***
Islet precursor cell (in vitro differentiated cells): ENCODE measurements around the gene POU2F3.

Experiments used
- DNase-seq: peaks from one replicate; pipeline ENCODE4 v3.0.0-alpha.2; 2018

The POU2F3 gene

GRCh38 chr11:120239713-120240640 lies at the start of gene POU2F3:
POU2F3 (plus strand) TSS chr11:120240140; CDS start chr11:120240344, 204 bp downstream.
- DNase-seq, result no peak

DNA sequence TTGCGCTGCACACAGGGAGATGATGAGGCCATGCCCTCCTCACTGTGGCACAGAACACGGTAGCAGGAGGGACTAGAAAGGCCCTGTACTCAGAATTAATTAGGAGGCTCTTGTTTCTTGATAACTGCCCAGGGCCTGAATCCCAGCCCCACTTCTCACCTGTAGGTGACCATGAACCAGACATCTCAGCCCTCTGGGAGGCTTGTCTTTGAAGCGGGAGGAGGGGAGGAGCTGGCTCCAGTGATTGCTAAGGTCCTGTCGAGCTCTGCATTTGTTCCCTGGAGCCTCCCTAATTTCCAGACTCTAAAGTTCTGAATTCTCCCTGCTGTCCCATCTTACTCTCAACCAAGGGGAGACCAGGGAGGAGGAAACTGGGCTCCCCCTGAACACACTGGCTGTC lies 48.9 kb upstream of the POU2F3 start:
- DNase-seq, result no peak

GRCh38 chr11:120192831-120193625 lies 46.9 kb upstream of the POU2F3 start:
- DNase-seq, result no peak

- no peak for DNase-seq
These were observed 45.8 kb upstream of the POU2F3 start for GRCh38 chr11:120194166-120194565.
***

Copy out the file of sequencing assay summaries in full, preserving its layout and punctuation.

Islet precursor cell (in vitro differentiated cells): ENCODE measurements around the gene POU2F3.

Experiments used
- DNase-seq: peaks from one replicate; pipeline ENCODE4 v3.0.0-alpha.2; 2018

The POU2F3 gene

GRCh38 chr11:120239713-120240640 lies at the start of gene POU2F3:
POU2F3 (plus strand) TSS chr11:120240140; CDS start chr11:120240344, 204 bp downstream.
- DNase-seq, result no peak

DNA sequence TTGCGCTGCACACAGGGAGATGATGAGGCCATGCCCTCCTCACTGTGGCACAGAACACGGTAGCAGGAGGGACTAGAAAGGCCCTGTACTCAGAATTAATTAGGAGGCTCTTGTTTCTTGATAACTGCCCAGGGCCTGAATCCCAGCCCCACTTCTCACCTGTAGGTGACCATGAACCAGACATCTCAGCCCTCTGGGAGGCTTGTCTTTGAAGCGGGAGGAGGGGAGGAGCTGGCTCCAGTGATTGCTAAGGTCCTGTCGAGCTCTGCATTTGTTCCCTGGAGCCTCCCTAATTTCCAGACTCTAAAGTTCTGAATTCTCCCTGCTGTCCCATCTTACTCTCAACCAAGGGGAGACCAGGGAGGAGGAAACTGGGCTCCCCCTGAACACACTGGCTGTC lies 48.9 kb upstream of the POU2F3 start:
- DNase-seq, result no peak

GRCh38 chr11:120192831-120193625 lies 46.9 kb upstream of the POU2F3 start:
- DNase-seq, result no peak

- no peak for DNase-seq
These were observed 45.8 kb upstream of the POU2F3 start for GRCh38 chr11:120194166-120194565.